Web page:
There is much discussion among metalcasters, specifically in recent months, about the new U.S. EPA’s new silica regulations and how to keep operators away from foundries’ noisy, dusty, and hot environments. This is a big challenge, especially for steel and iron foundries, due to the extreme heat and abrasive conditions in the workplace. Educational resources are being developed, but many questions remain as to whether any changes will be economically feasible or even meet the Permissible Exposure Limits (PEL.)

While these PEL requirements are not fully implemented until Spring 2018, General Kinematics has been involved in many preliminary discussions as how to address these issues, particularly in foundries’ cleaning rooms. This is where most improvements must be made. As hot castings cool and are cleaned, sand is removed that enters the air thus increasing silica exposure risks. How can GK engineer and manufacture safer as well as more ergonomically friendly, less labor-intensive processes for cleaning rooms?

Most foundries will be working to address this issue with constraints to existing installations, buildings and layouts requiring an extremely thoughtful engineered approach to a system that works. Space and elevation are a premium, but it is possible to design ideal arrangements that meet the new PEL standards.

Castings need to be cleaned, cooled, and noise needs to be contained, before operators see the castings. First, current GK equipment like the Vibra-Drum® sand and casting conditioner and the Spira-Cool® casting cooling conveyor are inherently closed-system designs, thereby eliminating airborne silica particles. By containing the castings within these gentle shakeout and cooling units, workers are not even exposed to potential hazards.

Second, by working harder in the pre-blast process, foundries can take more silica away from the castings before they enter the inspection and material handling sequences.

Last, foundries can protect workers by installing manipulators for sorting and degating operations, removing the operator from hot casting exposure, and localizing the dust control. GK provides vibratory conveyors in both the pre-blast process and sorting and degating operations that are low maintenance and highly reliable.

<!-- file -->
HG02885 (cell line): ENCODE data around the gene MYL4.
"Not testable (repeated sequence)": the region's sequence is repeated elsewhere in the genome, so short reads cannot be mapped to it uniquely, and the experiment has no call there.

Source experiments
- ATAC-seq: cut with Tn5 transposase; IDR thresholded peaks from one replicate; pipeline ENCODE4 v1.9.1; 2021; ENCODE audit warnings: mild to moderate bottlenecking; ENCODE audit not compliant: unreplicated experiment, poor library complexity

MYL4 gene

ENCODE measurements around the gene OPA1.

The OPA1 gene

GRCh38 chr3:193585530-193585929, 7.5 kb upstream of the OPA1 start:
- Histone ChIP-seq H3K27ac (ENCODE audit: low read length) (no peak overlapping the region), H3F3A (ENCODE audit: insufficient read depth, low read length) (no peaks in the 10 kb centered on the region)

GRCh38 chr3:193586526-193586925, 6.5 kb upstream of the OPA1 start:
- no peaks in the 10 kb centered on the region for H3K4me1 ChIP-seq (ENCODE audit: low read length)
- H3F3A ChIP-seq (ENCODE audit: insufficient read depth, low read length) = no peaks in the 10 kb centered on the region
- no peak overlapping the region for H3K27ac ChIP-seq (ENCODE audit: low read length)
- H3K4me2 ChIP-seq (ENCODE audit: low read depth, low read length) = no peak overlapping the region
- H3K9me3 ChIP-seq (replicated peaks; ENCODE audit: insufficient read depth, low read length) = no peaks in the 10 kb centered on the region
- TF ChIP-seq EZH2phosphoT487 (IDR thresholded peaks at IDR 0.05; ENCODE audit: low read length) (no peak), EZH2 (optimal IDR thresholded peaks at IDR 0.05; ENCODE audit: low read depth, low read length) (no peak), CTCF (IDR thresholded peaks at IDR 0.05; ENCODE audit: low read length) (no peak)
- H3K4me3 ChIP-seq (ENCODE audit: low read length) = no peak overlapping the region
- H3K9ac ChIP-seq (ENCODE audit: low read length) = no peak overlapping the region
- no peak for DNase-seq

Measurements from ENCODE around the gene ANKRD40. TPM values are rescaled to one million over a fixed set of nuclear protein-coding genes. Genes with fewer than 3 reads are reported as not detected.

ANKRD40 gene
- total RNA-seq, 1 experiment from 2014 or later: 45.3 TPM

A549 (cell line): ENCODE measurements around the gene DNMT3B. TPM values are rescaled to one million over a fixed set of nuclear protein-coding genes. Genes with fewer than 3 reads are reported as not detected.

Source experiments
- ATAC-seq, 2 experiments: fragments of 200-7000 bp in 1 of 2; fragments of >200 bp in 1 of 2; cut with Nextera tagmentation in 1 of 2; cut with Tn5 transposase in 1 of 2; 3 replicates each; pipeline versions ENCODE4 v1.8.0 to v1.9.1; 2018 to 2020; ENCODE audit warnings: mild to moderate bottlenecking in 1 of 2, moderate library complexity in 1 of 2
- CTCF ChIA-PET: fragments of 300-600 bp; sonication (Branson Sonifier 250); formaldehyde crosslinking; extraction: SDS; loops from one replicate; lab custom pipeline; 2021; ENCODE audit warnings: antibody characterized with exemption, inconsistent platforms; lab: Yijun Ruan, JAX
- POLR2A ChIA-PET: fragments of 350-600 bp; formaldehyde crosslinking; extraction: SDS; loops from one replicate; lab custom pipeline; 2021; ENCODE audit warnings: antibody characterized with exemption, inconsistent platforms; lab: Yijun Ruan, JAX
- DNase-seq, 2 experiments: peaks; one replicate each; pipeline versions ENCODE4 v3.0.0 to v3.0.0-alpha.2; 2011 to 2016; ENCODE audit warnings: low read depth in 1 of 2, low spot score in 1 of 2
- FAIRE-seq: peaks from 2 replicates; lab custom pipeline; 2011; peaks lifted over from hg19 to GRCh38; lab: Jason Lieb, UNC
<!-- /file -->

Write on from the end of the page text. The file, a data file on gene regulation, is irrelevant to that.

An ideal process approach involves cleaning, cooling and reducing noise prior to operators coming into contact with the castings, while eliminating airborne silica particles. A closed system design such as the General Kinematics Vibra-Drum® sand and casting conditioner is inherently safer, because it reduces the overall possibility of airborne silica particles. By containing the castings within this gentle shakeout and cooler unit, workers are not exposed to potential hazards. As a result, workers are kept safe and production levels are maintained.

When using the GK Vibra-Drum, not only is enclosure of potential hazards accomplished, a continuous process is achieved. Castings are gently tumbled and accelerated cooling occurs by way of equalizing of sand/casting temperatures and evaporation of moisture. Unlike other shakeout technology, castings are gently blended – never dropping or creating impact during the process. This action provides the gentlest shakeout in the industry, ideal for both rugged and fragile castings, which are a notable hazard because they must be handled by workers in order to reduce the risk of damage to finished pieces.

The Vibra-Drum is an easy-to-maintain, non-rotating design with all the environmental benefits of a fully enclosed drum, concentrating the ventilation and air handling to a single location.

According to AFS' Control of Silica Exposure in Foundries, about 25% of all incidences of airborne-silica exposure “directly involves material handling of silica-bearing materials”. Silica becomes hazardous when it is airborne. Typically abrasive processes that fracture particles, like those found in the foundry cleaning room, generate respirable dust. Dust can also occur during the handling, cooling, and transport of castings from one process area to the next.

In foundries where floor space is limited, the General Kinematics Spira-Cool casting cooling spiral allows castings to gain elevation through vibration. While in the enclosed spiral, gentle vibratory motion is combined with controlled cooling, dust collection, and noise reduction. The closed system design contains and centrally collects airborne silica particles, ensuring workers are not exposed to them.

General Kinematics engineers design each spiral to the specific application and requirements of individual foundries. Many things are taken into account in the spiral design, including the casting sizes, section modulus, cooling rate, metal type, and sprue configuration. Residual sand is collected at multiple locations and returned to the sand system.

The patented air chamber design of the Spira-Cool contains all ductwork in a single location, reducing ventilation costs and quickly cooling castings with a high velocity, nozzle system. The air stream is designed with a patented dropout box, reducing the emission of fines to your dust collection system.

Regulatory change is coming, and with that employee exposure to silica must be controlled to unprecedented levels. The Permissible Exposure Limits are the new measurement by which compliance will be judged, and equipment manufacturers specializing in foundry processes have a responsibility to provide solutions that meet the new regulatory standards.

Claude Hutchens is the director of marketing and international sales, and Amy Donahue-Kelley is the global marketing manager, for General Kinematics Corp. Learn more at